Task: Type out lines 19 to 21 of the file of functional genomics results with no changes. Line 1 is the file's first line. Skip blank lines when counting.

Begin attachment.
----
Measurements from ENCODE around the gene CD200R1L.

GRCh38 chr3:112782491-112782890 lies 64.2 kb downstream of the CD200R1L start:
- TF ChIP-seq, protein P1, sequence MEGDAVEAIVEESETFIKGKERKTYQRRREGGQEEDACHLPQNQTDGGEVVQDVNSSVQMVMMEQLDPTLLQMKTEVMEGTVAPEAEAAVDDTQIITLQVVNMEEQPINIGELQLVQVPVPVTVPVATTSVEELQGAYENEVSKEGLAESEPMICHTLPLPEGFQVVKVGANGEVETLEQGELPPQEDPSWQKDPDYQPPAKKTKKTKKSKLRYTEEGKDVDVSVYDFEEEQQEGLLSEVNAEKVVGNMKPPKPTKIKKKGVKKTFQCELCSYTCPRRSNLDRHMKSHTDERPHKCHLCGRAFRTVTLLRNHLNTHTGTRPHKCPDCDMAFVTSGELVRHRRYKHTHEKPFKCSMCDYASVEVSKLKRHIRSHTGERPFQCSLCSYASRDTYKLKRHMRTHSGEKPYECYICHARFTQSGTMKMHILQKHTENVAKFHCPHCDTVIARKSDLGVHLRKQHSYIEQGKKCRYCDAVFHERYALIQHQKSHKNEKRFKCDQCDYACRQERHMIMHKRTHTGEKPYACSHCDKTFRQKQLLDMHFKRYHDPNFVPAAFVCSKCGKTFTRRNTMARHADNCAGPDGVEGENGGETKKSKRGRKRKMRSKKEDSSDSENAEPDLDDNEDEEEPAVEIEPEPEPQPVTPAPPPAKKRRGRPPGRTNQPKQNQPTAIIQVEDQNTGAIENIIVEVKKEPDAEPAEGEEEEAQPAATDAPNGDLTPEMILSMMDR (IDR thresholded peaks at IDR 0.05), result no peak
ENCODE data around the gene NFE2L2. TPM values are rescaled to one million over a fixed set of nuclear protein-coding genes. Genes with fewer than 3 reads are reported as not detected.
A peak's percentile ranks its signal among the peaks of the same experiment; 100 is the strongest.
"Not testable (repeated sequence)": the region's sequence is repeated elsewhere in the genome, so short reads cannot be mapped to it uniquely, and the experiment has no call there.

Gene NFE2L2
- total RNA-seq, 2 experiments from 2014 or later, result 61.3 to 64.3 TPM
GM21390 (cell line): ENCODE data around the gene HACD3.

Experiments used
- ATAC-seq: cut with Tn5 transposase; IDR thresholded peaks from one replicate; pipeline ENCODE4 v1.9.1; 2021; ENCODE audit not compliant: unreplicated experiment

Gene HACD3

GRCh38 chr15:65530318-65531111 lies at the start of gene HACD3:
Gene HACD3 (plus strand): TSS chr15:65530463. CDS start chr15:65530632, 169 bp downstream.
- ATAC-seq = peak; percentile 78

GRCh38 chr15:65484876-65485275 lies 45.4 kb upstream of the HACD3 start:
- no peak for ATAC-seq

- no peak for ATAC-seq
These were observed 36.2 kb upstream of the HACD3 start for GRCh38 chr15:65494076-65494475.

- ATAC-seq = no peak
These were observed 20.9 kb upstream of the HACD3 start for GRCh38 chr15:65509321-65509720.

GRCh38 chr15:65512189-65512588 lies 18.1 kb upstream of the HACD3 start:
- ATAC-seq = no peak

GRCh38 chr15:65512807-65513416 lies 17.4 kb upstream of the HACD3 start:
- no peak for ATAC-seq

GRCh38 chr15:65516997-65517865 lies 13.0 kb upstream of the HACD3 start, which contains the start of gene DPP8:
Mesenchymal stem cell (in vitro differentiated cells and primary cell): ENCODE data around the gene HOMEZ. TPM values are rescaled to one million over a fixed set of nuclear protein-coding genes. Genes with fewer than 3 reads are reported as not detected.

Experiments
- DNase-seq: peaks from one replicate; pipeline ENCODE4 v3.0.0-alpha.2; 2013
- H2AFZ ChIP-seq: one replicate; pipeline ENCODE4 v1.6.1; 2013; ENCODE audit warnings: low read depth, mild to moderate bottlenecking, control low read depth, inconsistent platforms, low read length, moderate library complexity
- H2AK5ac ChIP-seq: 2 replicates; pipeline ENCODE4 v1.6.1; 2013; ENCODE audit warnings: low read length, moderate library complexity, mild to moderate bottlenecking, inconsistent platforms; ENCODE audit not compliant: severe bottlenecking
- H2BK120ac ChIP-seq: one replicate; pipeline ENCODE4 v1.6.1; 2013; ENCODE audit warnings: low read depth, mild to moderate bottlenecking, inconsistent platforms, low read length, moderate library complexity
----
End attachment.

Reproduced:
These were observed 36.2 kb upstream of the HACD3 start for GRCh38 chr15:65494076-65494475.

- ATAC-seq = no peak
These were observed 20.9 kb upstream of the HACD3 start for GRCh38 chr15:65509321-65509720.